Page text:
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A Serendipitous Supernova

A Serendipitous Supernova

Credit: X-ray: NASA/CXC/Rutgers/G.Cassam-Chena?, J.Hughes et al.; Radio: NRAO/AUI/NSF/GBT/VLA/Dyer, Maddalena & Cornwell; Optical: Middlebury College/F.Winkler, NOAO/AURA/NSF/CTIO Schmidt & DSS
Source: http://en.wikipedia.org/wiki/File:Supernova_Remnant_SN_1006.jpg
License: CC BY-NC 3.0

Serendipity is a fancy word for a happy accident. It appears that our solar system may owe its existence – and by extension humans may owe our existence – to an incredible serendipitous event. Scientists have found that a supernova exploded at just the right time in the birth of our solar system.

Why It Matters

Credit: NASA, ESA and A. Feild (STScI); vectorisation by chris
Source: http://en.wikipedia.org/wiki/File:Progenitor_IA_supernova.svg
License: CC BY-NC 3.0

Formation of a Type Ia Supernova [Figure2]

Our solar system was born about 4.6 billion years ago. How can scientists learn about something that happened so long ago? Most meteorites formed during the birth of our solar system. Many meteorites contain evidence of the presence of iron-60 (Fe-60). This radioactive isotope only forms from the incredible energy released in a supernova explosion. The presence of the Fe-60 in the meteorites means that a supernova happened in our neighborhood of the galaxy. This must have occurred not too long before the solar system was born. But did the supernova play another role? Could the energy from the supernova shock wave have caused the sun and planets to form? The exploration of this question is a good example of how science works.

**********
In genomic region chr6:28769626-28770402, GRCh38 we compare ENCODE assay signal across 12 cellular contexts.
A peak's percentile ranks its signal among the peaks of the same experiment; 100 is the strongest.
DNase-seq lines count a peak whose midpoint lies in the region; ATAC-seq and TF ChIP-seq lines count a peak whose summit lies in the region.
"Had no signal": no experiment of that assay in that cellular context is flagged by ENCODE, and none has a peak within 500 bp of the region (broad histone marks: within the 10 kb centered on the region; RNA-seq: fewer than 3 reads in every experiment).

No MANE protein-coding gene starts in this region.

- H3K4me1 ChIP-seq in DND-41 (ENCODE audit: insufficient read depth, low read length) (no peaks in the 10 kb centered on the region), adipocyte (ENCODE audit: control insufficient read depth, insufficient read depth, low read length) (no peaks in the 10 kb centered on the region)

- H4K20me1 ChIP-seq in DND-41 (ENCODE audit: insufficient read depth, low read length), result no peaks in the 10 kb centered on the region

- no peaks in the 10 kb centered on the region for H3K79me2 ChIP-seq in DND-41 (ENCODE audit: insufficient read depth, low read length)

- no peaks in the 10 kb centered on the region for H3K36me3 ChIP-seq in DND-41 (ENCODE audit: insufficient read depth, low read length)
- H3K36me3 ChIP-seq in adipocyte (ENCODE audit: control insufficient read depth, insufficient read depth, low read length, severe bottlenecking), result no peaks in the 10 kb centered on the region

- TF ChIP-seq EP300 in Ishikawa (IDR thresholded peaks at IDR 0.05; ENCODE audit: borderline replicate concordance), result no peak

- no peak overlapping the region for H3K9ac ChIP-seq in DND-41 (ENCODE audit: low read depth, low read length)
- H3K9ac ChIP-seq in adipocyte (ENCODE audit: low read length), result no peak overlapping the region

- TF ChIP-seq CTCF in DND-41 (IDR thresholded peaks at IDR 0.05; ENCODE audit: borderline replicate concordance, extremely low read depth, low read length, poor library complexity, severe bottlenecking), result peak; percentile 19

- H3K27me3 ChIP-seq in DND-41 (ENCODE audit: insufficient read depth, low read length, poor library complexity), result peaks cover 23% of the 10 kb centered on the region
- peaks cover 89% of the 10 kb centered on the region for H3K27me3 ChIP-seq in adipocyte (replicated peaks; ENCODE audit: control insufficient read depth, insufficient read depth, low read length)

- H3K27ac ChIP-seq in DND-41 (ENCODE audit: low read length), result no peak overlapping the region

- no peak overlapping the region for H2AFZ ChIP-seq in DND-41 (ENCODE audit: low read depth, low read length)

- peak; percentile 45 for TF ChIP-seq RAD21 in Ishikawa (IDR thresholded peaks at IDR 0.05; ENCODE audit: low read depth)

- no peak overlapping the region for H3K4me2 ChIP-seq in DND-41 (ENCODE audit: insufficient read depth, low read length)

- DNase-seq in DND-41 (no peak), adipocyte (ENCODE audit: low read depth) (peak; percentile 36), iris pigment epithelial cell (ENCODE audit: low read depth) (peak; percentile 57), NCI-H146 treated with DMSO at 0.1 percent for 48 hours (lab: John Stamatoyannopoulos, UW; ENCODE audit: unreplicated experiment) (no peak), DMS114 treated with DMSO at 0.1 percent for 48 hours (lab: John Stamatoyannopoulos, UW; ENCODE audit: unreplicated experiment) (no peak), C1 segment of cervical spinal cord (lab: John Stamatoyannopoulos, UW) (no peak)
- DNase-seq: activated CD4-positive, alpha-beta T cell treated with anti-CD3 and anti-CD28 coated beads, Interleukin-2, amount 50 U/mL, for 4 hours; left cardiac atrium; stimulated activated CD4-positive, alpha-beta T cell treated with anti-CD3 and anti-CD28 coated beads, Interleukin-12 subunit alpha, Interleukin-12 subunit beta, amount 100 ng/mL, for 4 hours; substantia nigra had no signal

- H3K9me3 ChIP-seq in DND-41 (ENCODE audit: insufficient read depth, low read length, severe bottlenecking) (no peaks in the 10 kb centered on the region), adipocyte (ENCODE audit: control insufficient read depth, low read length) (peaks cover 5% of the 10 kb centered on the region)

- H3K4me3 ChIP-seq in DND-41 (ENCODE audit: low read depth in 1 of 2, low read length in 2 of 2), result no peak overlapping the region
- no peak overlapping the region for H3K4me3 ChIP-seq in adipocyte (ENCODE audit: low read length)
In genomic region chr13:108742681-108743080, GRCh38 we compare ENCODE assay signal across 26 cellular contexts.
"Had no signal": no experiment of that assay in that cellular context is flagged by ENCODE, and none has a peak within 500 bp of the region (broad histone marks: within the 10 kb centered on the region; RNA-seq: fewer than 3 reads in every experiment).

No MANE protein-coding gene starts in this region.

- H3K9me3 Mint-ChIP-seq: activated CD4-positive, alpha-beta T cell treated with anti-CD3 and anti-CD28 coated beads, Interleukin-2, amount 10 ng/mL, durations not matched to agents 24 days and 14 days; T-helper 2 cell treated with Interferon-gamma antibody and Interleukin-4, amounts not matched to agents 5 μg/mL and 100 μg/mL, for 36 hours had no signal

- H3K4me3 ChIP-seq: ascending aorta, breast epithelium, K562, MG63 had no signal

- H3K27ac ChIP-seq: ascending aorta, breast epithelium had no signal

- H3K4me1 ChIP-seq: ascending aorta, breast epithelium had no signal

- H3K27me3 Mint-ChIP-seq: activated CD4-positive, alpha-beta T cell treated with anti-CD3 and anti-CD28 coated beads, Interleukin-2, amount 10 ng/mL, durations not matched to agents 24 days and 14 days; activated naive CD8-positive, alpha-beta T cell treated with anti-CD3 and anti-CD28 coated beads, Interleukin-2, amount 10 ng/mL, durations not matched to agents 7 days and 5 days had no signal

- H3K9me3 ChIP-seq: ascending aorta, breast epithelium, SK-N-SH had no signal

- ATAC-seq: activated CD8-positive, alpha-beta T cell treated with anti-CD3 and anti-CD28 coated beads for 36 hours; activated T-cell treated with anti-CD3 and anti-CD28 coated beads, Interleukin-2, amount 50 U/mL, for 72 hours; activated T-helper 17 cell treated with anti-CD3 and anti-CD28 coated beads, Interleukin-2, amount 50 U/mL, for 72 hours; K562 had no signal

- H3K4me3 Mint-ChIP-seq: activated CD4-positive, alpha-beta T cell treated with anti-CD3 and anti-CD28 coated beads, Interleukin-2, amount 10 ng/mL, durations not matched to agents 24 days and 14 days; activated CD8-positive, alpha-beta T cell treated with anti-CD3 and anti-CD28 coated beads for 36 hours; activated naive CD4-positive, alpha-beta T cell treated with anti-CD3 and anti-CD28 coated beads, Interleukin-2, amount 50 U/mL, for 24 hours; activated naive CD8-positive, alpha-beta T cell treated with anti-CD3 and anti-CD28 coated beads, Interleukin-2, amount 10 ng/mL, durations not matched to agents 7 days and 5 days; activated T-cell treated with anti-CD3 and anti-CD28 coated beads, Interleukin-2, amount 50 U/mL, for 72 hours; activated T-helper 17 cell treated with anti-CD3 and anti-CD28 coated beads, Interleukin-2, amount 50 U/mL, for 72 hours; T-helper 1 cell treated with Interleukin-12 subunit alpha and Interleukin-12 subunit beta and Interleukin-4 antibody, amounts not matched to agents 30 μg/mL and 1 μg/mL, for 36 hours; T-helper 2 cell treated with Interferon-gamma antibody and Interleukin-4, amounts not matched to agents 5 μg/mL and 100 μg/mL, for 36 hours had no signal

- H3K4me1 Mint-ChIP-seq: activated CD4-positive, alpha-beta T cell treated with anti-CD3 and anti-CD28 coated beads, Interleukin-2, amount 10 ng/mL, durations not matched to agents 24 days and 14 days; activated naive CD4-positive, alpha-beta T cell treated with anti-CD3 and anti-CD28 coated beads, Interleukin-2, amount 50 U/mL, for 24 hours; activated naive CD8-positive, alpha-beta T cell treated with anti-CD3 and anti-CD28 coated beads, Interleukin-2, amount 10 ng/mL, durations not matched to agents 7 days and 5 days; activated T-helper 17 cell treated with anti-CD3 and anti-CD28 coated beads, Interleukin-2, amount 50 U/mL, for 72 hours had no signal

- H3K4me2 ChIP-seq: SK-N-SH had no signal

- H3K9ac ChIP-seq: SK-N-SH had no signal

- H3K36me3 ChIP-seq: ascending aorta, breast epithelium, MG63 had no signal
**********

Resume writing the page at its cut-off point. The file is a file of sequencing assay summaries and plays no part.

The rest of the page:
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With the links below, learn more about supernovas. Then answer the following questions.

  1. How do scientists find meteorites?
  2. How does Dr. Wadhwa determine that meteorite samples at one time contained Fe-60?
  3. What does the presence of Fe-60 in the meteorite tell us about the early solar system?
  4. Besides providing chemical elements, what other role does Dr. Alan Boss of the Carnegie Institution of Washington think the supernova explosion played in the formation of the solar system?
  5. Dr.Steve Desch of Arizona State University disagrees with Dr. Boss. What does he think is the problem with Dr. Boss’ hypothesis? What is his alternative?

Image Attributions

  1. [1]^ Credit: X-ray: NASA/CXC/Rutgers/G.Cassam-Chena?, J.Hughes et al.; Radio: NRAO/AUI/NSF/GBT/VLA/Dyer, Maddalena & Cornwell; Optical: Middlebury College/F.Winkler, NOAO/AURA/NSF/CTIO Schmidt & DSS; Source: http://en.wikipedia.org/wiki/File:Supernova_Remnant_SN_1006.jpg; License: CC BY-NC 3.0
  2. [2]^ Credit: NASA, ESA and A. Feild (STScI); vectorisation by chris; Source: http://en.wikipedia.org/wiki/File:Progenitor_IA_supernova.svg; License: CC BY-NC 3.0

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